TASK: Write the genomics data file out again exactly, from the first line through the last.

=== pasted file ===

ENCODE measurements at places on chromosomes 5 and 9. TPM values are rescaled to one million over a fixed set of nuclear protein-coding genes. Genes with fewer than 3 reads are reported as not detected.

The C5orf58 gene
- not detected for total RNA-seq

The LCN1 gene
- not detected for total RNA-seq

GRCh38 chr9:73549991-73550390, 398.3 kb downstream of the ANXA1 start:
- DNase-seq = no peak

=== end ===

ENCODE measurements at places on chromosomes 5 and 9. TPM values are rescaled to one million over a fixed set of nuclear protein-coding genes. Genes with fewer than 3 reads are reported as not detected.

The C5orf58 gene
- not detected for total RNA-seq

The LCN1 gene
- not detected for total RNA-seq

GRCh38 chr9:73549991-73550390, 398.3 kb downstream of the ANXA1 start:
- DNase-seq = no peak